“He wished us all the best, he is convinced of the path we’re on and I think that’s why he was pretty gutted with the whole thing,” Docherty told RSN on Thursday.
“He is convinced this group is on the right track and obviously not being able to see out the rest of the year and to where he thought this footy club was going was pretty hard on him and he thanked us and we thanked him.
“Obviously pretty sombre mood and if you were at the club on Monday it feels like a bit of a funeral – that’s the gut feel. Everyone’s lost for what’s going on and [it’s] a bit of an emotional day, everyone takes it differently, it’s a shock to the system.
“Trying to turn the narrative of the group and the emotional state of the group is always pretty taxing and I was pretty close with ‘Bolts’ personally so the decision itself was pretty tough anyway regardless of my responsibility at the club.
“I completely understand what happened at the footy club and why the decision was made but it doesn’t take away from the human element of someone’s just lost their job and they have a family and kids at home and that’s the tough part about footy … it’s just given everyone a bit of a stark reminder about what performance we need to put in to stop us from doing these sorts of things.”
Docherty insisted he didn’t sense that Bolton’s job was in jeopardy on Sunday night despite Carlton only managing four goals against Essendon but he felt something was afoot when he arrived at Princes Park on Monday and gave an in-depth account of how abnormal the day was for the club.
“The fact that we were told not to comment to the guys outside, the media, that very rarely ever gets told to us so from an element of this is my third coach that’s been sacked it came as a bit of a familiar feeling walking into the club,” Docherty said.
“It comes with a bit of an emptiness. Everyone walks in not knowing really what’s going on. For a footy club that’s very organised and structured, ‘This is what’s happening’, there was a lot of unknown.
“There was a meeting called during the morning – why would you have a full staff meeting at one o’clock on a Monday? Everyone starts talking. What’s going on? And then everyone’s really quiet, no one’s talking. The media department’s not really talking, they don’t really know. The CEO [office], no one’s in there.”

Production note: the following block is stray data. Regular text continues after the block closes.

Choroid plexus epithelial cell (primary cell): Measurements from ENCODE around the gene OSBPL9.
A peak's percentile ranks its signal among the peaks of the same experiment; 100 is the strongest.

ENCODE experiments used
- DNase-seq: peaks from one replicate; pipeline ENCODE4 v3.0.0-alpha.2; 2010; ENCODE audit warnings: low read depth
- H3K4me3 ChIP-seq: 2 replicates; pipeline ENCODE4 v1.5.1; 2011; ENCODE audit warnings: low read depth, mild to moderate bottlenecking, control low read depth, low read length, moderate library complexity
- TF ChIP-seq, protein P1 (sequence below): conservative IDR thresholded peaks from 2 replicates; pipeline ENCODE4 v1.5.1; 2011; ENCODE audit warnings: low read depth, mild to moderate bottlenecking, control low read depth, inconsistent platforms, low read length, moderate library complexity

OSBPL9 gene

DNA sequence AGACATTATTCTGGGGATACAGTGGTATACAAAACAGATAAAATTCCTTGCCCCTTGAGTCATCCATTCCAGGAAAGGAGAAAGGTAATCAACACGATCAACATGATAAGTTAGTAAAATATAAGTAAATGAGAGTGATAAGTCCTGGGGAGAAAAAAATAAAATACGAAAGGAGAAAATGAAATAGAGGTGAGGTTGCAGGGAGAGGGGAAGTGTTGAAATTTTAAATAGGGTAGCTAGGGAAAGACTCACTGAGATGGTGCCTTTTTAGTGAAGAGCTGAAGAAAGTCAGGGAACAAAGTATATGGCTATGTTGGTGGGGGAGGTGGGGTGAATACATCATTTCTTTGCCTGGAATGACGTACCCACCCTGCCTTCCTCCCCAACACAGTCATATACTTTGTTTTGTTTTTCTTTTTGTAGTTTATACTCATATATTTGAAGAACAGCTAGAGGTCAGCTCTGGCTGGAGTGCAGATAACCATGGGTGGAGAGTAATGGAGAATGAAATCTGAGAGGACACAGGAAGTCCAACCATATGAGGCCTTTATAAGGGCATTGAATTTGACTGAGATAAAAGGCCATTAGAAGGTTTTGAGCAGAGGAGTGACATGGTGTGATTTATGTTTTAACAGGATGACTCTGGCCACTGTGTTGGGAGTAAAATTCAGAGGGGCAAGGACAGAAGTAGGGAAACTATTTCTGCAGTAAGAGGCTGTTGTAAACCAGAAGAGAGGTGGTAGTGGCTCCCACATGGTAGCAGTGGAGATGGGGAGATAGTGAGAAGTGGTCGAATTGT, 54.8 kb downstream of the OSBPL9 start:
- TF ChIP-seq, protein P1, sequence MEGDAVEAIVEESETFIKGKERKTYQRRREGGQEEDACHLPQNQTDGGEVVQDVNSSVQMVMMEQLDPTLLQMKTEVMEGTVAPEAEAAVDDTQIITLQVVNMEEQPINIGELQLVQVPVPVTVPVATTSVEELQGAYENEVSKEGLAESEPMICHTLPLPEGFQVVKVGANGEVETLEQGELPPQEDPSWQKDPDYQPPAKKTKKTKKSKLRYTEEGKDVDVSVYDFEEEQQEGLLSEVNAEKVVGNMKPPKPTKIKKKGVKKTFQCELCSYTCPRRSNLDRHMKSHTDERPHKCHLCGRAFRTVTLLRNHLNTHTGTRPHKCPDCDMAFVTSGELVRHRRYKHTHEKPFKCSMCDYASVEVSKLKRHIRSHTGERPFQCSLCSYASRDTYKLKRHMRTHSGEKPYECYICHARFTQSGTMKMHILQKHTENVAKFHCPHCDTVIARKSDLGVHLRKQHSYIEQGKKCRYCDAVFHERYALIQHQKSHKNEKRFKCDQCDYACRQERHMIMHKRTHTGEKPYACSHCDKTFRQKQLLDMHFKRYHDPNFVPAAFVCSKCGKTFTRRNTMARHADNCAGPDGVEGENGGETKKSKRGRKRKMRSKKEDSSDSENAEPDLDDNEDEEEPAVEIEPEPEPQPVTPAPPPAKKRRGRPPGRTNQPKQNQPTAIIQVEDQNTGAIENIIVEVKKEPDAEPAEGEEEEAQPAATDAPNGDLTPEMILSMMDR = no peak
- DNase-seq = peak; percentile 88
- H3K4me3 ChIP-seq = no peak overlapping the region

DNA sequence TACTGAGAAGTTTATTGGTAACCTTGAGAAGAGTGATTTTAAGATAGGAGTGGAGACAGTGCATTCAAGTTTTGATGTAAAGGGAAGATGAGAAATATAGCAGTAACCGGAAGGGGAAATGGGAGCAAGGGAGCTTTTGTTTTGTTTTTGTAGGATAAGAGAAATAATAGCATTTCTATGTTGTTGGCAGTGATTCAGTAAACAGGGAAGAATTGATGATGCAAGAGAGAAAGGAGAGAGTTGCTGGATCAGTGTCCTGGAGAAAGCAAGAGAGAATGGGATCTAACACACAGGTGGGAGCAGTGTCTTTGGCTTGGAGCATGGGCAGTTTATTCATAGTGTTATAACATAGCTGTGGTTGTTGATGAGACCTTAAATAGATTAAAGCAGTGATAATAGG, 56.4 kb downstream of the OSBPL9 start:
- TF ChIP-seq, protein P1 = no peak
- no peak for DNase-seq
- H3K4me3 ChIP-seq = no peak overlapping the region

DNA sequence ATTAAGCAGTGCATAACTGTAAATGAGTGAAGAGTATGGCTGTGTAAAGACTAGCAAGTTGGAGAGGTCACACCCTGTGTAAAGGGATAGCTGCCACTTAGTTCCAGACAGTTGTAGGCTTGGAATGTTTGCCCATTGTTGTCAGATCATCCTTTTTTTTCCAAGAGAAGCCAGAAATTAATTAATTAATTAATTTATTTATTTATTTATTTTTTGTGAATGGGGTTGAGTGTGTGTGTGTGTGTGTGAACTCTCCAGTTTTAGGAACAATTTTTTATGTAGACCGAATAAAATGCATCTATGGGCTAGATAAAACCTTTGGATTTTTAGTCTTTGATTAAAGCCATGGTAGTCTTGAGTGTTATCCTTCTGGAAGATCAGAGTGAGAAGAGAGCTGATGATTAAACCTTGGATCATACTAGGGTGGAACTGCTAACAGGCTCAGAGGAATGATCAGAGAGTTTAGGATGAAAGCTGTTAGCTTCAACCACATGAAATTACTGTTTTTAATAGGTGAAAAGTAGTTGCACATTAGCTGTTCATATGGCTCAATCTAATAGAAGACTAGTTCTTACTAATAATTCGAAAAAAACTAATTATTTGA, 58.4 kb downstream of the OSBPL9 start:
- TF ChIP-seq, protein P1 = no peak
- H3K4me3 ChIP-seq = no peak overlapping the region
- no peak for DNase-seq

Docherty, who has been sidelined since 2017 due to consecutive knee reconstructions, admitted he felt a mixture of guilt, devastation and determination regarding the plight Carlton find themselves in and the fact they’ve sacked yet another coach during a season.
“If I was out there, would that make any difference at all? I don’t know but there’s a level of that’s what’s crossed my mind over the last three or four days since it’s happened … would we still have ‘Bolts’ as coach?” he said.
Docherty said each player was entitled to take as long as they needed to “grieve” Bolton’s sacking but he acknowledged the reality of footy demanded his team quickly refocus because they have to play the Brisbane Lions in a couple of days’ time and he was hoping that caretaker coach David Teague would be a “breath of fresh air” that the Blues need.
Docherty was also convinced that despite sitting two games clear on the bottom of the ladder with just one win for the year, Carlton are in a better place now than when they were at “rock bottom” four years ago.
“I see a group that can take us forward and that excites me as a leader knowing I’m part of that group,” he said.
Ronny Lerner is a Sports reporter for The Age.